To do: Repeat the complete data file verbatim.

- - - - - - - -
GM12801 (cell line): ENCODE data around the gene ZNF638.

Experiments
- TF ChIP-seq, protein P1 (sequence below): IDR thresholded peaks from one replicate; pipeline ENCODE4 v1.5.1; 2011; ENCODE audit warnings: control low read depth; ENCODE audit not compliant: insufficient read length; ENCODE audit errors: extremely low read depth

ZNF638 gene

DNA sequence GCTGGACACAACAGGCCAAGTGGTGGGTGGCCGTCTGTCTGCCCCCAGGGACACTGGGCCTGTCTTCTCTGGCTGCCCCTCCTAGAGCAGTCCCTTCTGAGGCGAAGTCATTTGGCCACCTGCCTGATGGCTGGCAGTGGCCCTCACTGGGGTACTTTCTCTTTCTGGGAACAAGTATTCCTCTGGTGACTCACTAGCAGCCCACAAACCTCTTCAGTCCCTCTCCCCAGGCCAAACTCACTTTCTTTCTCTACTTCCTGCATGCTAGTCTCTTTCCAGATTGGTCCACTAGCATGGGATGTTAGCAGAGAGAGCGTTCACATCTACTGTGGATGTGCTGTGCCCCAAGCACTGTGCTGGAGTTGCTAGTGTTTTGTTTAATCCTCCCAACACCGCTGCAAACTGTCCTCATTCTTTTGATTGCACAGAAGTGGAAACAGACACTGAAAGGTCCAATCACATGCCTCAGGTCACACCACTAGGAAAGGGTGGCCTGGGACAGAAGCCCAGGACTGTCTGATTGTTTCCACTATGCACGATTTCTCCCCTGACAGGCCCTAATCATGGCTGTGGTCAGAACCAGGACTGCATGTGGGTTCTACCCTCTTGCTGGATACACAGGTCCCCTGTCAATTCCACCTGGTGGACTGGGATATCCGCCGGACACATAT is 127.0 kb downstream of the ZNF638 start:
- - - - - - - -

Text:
GM12801 (cell line): ENCODE data around the gene ZNF638.

Experiments
- TF ChIP-seq, protein P1 (sequence below): IDR thresholded peaks from one replicate; pipeline ENCODE4 v1.5.1; 2011; ENCODE audit warnings: control low read depth; ENCODE audit not compliant: insufficient read length; ENCODE audit errors: extremely low read depth

ZNF638 gene

DNA sequence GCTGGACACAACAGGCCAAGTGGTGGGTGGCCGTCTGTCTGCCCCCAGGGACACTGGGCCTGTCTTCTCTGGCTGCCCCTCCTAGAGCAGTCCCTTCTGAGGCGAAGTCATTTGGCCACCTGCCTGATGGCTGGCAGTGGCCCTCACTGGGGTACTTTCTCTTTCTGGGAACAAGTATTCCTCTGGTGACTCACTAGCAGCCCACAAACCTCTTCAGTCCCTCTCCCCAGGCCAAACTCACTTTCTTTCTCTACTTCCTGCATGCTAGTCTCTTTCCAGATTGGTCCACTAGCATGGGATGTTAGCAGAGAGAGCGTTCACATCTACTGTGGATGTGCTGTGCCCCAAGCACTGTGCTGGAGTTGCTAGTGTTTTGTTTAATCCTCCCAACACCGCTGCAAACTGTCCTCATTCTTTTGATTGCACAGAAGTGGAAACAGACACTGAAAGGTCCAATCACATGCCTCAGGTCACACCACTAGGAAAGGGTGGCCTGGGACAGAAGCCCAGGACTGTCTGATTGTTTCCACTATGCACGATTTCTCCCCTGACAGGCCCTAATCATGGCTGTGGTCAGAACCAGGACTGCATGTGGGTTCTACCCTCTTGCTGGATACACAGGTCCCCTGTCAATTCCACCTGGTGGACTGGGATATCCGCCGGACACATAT is 127.0 kb downstream of the ZNF638 start: